One of the most difficult aspects of the current lockdown is the effect on children and young people. The government really wanted to avoid having to close schools again, but in the end, the rapid growth in infections right across the country meant that there was no option. The new strain of the virus was more virulent and this would place intolerable pressure on our NHS.
Locally, our schools did an amazing job making sure that they could offer a safe environment during the autumn term. Timetables were adjusted to try to reduce the disruption of students moving between classes and ending up in crowded corridors, with some putting more time between lessons so that teachers could move from one class to another more easily to reduce the movements of students. Year groups were sometimes separated into different parts of the school and bubbles were created in individual forms.
Our schools continue to do their utmost in these very difficult circumstances with most offering a full programme of online lessons. It is crucial that education continues in any way it can but, of course, nothing can be a substitute for actually being able to physically attend school. For those in year 11 or taking their A-levels, there is going to be another year where exams are disrupted, like last year and we need to ensure that the process for awarding grades is fair and takes account of the difficulties. Universities are going to have to take a much more pragmatic and grounded approach to assess students who want to go to university rather than just lazily looking at hard grades as they normally would.
However, the closure of schools does not just have the obvious effects around disruption to exams and teaching. It is much more profound than that. Children in both primary schools and secondary have been separated from friends. Children’s birthday parties can’t happen as they normally would and should. School sports events are not happening. We humans are social creatures. Friendships and the company of others is important. Forming those bonds and friendships is a really important part of growing up, whether it is in the formative early years as children start their first years as infants at primary school, or whether it is in those tricky teenage years as young people wrestle with all the insecurities and concerns that accompany that stage of life.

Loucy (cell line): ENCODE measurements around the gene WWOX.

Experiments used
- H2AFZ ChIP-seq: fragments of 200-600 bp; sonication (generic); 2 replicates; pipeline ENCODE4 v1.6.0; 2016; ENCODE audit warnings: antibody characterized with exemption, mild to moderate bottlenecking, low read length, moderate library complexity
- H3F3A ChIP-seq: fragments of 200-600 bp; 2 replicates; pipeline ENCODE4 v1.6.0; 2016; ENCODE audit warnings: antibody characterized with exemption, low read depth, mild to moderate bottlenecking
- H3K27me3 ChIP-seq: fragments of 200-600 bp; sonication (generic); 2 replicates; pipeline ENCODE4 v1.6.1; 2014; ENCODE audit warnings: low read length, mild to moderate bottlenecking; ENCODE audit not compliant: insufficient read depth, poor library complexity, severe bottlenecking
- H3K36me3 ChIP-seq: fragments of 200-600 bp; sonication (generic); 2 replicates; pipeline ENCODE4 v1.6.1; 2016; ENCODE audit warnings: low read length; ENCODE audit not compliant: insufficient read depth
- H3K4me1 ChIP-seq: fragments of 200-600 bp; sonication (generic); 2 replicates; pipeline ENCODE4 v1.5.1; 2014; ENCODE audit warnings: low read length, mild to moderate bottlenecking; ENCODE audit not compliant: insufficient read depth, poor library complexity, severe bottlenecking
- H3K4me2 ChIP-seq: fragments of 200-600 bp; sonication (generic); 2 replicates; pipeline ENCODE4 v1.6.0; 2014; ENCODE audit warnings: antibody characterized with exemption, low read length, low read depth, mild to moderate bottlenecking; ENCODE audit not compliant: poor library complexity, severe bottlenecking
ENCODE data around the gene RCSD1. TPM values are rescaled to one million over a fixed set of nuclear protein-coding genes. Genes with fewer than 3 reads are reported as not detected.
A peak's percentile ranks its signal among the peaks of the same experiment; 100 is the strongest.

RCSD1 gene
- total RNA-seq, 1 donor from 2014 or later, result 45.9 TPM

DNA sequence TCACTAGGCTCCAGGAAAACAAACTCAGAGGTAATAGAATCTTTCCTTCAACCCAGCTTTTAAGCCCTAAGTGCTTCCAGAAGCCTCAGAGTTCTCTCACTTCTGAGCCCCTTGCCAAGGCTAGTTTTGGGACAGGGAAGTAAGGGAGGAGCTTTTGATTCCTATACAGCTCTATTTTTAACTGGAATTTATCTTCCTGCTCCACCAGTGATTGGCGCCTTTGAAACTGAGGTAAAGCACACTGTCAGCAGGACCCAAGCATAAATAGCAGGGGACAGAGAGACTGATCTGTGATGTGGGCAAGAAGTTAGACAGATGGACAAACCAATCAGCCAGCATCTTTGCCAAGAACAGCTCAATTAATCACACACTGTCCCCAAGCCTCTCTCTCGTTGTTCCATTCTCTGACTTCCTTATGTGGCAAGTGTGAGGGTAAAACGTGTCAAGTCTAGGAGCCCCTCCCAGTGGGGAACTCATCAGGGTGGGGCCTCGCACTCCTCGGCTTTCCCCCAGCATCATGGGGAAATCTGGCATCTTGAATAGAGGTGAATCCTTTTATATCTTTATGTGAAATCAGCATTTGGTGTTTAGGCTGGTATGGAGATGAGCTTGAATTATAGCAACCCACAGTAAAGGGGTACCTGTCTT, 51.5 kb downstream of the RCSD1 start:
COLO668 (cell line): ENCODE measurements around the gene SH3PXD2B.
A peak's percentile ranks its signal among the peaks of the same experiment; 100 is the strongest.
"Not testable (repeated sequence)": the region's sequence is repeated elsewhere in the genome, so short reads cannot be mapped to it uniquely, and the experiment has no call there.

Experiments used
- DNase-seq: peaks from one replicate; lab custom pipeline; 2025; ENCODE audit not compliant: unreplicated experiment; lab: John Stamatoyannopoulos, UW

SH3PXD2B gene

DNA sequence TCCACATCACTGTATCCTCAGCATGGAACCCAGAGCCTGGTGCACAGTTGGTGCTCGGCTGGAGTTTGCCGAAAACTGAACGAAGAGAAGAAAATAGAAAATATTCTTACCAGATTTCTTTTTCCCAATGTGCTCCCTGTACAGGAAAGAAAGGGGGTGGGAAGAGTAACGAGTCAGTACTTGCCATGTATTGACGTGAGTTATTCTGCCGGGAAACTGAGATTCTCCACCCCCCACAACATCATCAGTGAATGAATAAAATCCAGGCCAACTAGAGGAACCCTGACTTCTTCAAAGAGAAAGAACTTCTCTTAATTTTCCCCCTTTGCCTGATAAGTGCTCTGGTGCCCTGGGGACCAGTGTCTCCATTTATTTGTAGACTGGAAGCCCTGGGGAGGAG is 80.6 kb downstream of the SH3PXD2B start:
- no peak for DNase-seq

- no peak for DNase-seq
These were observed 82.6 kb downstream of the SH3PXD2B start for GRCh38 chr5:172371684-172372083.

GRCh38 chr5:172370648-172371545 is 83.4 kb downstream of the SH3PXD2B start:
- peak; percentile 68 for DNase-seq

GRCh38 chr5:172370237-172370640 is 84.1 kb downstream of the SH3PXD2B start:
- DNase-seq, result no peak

For all of these reasons, we must ensure that we do everything we can to get schools back as soon as we can. As important, when they do return, we are going to have to pay special. attention to help all those children and young people who have been affected by the lockdown to get back on track. It’s much more than just making sure they catch up on subject knowledge. There will be some who have lost confidence, drifted away from friends or have insecurities exacerbated. They are all going to need support to overcome the trauma of this episode. For now, it falls to families and parents to do everything they can to provide a supportive home environment.
Celebrating Cornish Heritage: This week a new website launched called Cornwall Yesteryear, trying to spread positivity by highlighting how unique Cornwall is and how proud we should all be in our heritage, head to cornwallyesteryear.com to check it out.